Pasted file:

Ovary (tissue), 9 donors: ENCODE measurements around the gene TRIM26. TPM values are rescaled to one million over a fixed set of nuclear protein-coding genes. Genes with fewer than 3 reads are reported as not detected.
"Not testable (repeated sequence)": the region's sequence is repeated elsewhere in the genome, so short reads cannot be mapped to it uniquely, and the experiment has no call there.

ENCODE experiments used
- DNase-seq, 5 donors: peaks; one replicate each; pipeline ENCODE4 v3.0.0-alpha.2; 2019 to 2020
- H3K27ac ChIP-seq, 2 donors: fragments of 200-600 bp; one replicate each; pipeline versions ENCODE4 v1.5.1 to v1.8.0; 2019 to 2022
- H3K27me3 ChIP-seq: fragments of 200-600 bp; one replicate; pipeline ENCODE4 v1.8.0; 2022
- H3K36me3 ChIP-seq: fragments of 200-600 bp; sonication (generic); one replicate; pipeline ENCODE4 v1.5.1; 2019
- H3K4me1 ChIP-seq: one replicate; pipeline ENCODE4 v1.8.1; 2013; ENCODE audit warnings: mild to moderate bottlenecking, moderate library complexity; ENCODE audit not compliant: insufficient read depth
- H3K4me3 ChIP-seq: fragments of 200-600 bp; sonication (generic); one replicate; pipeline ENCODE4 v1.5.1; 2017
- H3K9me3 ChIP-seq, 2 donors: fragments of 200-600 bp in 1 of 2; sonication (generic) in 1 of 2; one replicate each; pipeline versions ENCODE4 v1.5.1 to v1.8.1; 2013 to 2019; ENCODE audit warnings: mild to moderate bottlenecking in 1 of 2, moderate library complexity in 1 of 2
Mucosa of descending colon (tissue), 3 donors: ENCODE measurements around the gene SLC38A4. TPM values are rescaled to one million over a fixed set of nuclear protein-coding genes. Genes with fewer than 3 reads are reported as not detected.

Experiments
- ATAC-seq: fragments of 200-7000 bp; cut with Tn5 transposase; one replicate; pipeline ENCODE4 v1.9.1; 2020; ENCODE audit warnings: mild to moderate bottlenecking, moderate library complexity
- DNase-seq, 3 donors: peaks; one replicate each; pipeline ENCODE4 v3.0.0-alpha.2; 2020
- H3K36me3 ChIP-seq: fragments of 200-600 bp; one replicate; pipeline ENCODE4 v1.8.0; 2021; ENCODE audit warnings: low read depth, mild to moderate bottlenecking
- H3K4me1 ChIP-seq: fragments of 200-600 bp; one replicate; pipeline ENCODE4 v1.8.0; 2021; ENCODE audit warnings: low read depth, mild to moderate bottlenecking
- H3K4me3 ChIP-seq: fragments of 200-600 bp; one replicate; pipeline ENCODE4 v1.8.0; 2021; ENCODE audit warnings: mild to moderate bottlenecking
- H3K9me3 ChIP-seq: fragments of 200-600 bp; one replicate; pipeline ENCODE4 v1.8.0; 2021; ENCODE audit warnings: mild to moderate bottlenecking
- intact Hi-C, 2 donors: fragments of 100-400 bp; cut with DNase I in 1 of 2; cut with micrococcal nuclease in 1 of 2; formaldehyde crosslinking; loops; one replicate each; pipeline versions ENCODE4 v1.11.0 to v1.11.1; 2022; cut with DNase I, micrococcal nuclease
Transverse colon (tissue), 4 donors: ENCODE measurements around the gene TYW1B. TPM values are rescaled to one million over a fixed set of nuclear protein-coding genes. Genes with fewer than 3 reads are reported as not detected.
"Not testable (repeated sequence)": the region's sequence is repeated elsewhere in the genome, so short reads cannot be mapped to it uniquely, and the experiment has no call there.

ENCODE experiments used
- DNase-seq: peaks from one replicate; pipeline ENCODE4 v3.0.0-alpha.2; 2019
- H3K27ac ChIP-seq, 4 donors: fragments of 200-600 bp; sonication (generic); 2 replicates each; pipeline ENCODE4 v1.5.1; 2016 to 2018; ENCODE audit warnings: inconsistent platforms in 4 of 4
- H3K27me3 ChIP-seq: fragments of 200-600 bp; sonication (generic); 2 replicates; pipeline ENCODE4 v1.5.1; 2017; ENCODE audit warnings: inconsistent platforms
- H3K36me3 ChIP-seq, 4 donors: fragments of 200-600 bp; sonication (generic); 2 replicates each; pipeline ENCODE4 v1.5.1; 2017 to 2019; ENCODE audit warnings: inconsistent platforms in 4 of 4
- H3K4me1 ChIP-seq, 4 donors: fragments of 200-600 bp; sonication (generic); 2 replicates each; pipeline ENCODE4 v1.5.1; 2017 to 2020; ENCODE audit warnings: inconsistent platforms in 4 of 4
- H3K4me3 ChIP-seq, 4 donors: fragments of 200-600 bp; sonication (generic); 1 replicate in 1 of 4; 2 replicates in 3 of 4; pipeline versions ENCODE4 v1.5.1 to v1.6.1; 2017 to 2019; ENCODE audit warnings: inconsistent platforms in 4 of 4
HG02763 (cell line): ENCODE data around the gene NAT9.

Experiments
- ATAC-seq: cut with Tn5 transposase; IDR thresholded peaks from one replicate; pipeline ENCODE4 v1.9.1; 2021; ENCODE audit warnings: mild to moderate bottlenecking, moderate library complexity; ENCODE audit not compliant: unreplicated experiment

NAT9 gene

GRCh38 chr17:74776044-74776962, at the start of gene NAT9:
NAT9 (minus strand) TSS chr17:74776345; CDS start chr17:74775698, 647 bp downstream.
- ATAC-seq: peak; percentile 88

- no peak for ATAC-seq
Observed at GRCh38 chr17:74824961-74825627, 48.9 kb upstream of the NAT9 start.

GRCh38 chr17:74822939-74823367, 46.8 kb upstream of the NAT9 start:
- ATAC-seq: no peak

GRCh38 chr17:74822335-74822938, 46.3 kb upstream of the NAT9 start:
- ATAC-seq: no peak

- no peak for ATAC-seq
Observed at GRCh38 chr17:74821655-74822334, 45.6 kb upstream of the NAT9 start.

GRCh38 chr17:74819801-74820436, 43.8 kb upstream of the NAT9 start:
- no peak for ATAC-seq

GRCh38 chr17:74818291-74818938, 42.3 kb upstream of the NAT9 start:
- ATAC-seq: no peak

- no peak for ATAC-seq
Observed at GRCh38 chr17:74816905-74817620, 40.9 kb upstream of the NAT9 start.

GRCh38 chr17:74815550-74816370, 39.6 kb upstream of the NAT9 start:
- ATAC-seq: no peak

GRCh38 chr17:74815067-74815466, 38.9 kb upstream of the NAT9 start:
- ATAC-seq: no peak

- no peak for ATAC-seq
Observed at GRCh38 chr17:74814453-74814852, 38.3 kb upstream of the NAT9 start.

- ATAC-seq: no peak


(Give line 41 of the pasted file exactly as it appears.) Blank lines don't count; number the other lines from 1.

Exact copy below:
- ATAC-seq: no peak